This Day In History: February 14

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Noam Chomsky presents his groundbreaking theory about human speech with the publishing of Syntactic Structures on February 14, 1957 (although some scholars debate the exact date). The book launches his career as the father of modern linguistics and helps to trigger the "cognitive revolution" in psychology and other fields. 

Syntactic Structures was Noam Chomsky's first book on linguistics. It was published in 1957, only two years after he earned his doctorate from the University of Pennsylvania. He had difficulty finding a publisher for his work, and the first edition was published in the Hague, in the Netherlands.

Syntactic Structures laid out Chomsky's theory of transformational-generative grammar. Chomsky proposed that grammar was a mathematical system with precise and finite rules, which could generate infinite sentences. The book included the famous sentence "Colorless green ideas sleep furiously," to demonstrate an English-language sentence which was syntactically perfect but semantically meaningless. Syntactic Structures also introduced, implicitly if not explicitly, Chomsky's argument that humans have an innate grammar hard-wired into our brains. 

Syntactic Structures launched Chomsky's career as the "father of modern linguistics." He developed and streamlined his notion of a universal grammar in publications over the following decades. Chomsky clarified that universal grammar was really a set of principles and parameters, and that recursion was a defining feature of human language. His work has been compared to Darwin's theory of evolution or Freud's theory of the unconscious in its seminal importance. Before Chomsky, linguistics was a structural discipline, which emphasized the socially constructed nature of language. After Chomsky, the field was forced to consider a different approach, one based on the innate human faculty of language. Chomsky argued that the fundamentals of language were not learned, but biologically inherited. According to his view, people are born knowing the universal principles of language before they learn a single word.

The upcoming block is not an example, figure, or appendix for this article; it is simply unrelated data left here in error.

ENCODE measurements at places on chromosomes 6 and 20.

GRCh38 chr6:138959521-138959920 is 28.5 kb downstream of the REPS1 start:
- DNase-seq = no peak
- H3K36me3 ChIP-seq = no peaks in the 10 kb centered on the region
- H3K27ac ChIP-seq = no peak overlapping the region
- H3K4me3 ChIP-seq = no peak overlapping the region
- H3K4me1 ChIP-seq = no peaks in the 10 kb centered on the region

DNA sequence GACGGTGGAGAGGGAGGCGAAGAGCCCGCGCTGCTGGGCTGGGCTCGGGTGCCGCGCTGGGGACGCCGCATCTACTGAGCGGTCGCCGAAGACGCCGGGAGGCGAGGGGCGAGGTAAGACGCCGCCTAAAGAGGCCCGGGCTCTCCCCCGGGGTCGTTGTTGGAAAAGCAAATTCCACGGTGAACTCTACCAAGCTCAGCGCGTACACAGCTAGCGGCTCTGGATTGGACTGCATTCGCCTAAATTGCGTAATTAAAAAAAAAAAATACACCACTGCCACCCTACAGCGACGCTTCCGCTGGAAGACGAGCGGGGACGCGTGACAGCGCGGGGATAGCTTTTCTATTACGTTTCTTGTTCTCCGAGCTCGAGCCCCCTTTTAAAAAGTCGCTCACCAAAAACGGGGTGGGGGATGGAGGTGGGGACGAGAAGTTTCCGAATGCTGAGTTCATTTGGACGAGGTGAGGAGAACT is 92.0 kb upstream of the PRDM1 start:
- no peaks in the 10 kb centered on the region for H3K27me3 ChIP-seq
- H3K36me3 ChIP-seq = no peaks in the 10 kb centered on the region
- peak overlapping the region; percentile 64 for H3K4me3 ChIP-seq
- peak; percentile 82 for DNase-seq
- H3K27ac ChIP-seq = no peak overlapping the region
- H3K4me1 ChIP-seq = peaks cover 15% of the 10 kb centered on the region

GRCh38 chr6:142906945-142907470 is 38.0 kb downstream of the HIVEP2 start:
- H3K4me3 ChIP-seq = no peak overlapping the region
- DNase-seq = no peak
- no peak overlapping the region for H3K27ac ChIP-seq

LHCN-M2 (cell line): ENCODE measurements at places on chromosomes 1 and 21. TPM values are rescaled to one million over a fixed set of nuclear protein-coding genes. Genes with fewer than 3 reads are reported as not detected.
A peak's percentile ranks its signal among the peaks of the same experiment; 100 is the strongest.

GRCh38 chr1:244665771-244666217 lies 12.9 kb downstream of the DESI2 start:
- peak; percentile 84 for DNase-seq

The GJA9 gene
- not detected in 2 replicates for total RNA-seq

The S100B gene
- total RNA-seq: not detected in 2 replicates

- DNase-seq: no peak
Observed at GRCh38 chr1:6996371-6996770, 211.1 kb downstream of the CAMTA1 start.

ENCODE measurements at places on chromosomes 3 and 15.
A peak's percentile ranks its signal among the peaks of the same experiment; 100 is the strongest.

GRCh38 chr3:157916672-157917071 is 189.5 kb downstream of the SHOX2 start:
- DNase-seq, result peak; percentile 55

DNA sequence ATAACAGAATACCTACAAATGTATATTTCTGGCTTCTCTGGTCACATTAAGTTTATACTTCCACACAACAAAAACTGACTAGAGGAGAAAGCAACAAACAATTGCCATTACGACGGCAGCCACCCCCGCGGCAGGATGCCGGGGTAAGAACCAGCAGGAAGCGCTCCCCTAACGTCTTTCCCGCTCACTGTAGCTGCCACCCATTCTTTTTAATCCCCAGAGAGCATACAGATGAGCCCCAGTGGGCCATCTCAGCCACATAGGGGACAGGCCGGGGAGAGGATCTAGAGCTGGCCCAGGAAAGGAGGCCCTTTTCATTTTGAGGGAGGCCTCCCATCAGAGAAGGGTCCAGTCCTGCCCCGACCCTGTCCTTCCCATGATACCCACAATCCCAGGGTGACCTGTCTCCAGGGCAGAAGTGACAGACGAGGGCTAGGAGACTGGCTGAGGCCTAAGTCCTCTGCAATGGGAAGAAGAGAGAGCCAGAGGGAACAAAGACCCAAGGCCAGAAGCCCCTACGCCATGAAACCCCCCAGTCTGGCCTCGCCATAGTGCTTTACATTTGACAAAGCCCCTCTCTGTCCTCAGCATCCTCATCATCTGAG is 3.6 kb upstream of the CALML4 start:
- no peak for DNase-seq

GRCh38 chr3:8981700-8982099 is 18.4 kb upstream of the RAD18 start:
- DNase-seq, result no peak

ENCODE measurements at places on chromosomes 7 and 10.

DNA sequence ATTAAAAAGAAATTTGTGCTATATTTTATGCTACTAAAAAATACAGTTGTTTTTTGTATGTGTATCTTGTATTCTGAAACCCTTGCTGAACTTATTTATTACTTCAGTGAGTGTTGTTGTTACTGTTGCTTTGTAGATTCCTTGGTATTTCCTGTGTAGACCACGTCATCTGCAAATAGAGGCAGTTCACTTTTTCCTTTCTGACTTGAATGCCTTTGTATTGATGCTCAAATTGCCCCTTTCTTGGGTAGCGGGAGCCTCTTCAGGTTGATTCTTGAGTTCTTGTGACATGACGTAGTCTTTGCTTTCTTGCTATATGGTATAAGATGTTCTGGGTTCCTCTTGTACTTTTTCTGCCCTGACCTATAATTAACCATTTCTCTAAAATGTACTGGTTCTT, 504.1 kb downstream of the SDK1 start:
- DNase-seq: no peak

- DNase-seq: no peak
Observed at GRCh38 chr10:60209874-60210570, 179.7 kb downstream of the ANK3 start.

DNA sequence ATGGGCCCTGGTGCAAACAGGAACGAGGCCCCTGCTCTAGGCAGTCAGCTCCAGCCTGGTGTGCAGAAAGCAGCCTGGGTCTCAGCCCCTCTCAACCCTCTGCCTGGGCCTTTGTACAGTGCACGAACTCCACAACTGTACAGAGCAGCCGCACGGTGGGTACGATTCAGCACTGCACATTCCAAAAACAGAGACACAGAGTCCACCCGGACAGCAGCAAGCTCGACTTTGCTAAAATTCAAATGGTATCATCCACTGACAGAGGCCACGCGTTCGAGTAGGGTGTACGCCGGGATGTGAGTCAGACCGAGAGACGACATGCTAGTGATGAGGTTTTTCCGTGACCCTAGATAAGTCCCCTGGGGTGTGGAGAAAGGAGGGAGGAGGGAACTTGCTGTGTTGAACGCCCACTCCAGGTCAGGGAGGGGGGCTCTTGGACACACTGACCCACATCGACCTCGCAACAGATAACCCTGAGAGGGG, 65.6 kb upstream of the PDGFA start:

Chomsky's publications set the research agenda and sparked controversy in the field of linguistics for more than fifty years. His ideas have also influenced the fields of psychology, philosophy, computer science and artificial intelligence. Syntactic Structures helped to trigger the "cognitive revolution" in psychology and other human sciences. Since its publication, researchers have debated the merits of Chomsky's claims. Chomsky's notion of a universal grammar is frequently critiqued as only applying to European languages. Studies of language learning in young children also challenge Chomsky's theoretical claims with observations of real-life childhood development. Critics further argue that some of Chomsky's assertions about the workings of the human mind are untestable, and therefore unfalsifiable.

Chomsky is also a sharp critic of American politics and foreign policy. He has written over 100 books on topics from linguistics to economic inequality to anti-imperialism. The breadth and depth of Chomsky's work has made him one of the most recognizable public intellectuals of the twentieth century.